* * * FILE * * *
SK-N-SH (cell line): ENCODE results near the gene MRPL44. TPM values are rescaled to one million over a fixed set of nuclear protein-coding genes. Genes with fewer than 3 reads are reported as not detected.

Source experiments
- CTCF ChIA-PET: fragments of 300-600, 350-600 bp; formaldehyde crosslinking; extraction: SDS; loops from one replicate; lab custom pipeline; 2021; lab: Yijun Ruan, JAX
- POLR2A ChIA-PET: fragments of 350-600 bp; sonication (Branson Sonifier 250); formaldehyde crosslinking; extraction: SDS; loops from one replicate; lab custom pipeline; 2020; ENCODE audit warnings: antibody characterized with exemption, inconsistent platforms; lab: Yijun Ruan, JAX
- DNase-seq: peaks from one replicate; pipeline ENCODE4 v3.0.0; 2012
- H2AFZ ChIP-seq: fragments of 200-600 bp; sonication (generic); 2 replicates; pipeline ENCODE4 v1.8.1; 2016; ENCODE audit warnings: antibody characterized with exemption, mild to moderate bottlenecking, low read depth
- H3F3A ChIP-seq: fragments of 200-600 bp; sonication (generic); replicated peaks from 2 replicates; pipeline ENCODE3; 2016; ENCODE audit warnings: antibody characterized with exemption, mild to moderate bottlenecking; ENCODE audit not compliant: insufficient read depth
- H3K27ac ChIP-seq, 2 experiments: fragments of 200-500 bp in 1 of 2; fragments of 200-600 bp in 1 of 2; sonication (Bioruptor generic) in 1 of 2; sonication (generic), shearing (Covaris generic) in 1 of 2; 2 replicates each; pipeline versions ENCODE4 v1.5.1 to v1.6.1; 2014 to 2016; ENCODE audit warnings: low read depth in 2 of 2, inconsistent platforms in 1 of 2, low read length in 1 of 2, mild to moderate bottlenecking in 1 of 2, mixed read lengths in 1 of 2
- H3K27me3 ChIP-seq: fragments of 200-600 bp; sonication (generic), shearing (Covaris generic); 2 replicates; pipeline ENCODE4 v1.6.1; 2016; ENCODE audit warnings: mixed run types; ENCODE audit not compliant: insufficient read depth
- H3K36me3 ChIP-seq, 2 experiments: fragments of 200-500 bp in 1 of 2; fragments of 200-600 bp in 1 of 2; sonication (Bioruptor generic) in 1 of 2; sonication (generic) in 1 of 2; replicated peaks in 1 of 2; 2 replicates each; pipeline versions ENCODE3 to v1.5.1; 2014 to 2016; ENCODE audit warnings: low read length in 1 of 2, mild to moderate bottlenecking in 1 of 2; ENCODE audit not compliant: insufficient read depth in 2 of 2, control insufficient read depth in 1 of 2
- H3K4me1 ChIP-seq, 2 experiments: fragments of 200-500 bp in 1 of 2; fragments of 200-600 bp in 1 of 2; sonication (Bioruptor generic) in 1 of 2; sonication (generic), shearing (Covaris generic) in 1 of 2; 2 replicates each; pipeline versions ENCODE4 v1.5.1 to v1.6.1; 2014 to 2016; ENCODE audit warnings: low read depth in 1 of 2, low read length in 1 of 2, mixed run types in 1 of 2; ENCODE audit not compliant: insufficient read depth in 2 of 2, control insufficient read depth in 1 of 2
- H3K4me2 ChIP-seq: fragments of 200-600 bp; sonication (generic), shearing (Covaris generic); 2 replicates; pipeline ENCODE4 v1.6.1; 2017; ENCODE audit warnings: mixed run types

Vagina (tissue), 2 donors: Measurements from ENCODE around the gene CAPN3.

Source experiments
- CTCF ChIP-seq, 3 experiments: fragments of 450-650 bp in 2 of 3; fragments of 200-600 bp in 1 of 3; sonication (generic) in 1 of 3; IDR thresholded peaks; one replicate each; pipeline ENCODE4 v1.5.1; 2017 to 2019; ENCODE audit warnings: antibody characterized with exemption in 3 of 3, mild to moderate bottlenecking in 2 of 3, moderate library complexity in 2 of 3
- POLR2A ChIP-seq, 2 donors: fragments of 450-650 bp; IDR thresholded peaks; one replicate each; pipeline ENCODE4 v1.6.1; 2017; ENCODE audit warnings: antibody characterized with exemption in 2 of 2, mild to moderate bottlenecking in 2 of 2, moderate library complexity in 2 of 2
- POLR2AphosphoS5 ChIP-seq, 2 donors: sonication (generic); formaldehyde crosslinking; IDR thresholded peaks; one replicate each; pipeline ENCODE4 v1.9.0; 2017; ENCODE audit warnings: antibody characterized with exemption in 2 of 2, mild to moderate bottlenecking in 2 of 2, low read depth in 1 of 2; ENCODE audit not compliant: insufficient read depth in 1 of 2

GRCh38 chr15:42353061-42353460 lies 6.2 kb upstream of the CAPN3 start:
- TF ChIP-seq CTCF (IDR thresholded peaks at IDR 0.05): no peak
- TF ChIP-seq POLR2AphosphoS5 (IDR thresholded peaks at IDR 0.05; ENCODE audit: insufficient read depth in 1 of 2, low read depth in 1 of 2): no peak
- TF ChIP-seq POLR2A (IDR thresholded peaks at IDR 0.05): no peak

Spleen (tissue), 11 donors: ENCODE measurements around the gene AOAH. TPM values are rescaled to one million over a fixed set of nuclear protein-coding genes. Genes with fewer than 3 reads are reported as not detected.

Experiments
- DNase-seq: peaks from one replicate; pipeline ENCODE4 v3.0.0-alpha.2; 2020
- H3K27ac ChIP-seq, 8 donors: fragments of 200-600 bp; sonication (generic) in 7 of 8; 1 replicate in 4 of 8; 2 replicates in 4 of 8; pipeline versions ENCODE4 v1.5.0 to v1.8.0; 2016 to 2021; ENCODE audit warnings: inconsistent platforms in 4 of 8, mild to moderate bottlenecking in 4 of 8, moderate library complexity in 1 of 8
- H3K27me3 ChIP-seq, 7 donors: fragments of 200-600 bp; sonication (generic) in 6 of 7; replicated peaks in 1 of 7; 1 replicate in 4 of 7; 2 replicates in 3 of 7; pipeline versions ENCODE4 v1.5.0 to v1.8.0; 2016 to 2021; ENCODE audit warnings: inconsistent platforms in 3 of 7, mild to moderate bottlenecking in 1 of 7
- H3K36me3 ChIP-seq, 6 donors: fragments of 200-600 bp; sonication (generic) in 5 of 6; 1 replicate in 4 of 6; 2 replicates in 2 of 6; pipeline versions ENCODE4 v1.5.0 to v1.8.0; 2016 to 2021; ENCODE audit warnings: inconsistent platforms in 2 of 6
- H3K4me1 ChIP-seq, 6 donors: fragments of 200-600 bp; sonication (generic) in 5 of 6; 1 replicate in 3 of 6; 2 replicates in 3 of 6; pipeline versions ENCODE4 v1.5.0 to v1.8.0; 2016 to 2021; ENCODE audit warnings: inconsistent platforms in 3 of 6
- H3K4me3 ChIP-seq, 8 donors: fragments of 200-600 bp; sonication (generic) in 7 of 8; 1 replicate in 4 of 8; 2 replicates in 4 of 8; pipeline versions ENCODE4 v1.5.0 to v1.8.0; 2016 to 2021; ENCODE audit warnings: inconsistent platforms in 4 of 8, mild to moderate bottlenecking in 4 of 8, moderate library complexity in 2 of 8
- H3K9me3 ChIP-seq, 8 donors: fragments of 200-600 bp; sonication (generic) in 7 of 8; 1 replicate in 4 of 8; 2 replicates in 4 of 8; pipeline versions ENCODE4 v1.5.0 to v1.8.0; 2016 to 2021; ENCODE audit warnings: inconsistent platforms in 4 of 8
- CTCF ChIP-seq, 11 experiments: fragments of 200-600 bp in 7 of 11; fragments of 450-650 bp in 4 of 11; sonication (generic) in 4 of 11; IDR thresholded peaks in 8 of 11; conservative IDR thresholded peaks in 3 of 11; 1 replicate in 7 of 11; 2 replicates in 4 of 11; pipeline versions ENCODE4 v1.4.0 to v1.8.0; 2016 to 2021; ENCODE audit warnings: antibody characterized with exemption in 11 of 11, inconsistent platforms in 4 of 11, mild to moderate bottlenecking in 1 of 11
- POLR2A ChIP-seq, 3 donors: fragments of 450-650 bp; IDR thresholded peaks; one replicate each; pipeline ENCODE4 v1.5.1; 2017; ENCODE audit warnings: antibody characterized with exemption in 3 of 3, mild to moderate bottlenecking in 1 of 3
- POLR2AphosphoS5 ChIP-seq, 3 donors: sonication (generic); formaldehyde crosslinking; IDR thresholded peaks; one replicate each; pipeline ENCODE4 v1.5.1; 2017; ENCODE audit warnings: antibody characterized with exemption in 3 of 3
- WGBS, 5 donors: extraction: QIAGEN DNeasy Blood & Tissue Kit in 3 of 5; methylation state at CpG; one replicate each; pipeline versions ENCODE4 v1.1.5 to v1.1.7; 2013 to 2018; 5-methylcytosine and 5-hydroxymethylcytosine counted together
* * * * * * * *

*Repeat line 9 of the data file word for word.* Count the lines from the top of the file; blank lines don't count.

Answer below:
- H3K27me3 ChIP-seq: fragments of 200-600 bp; sonication (generic), shearing (Covaris generic); 2 replicates; pipeline ENCODE4 v1.6.1; 2016; ENCODE audit warnings: mixed run types; ENCODE audit not compliant: insufficient read depth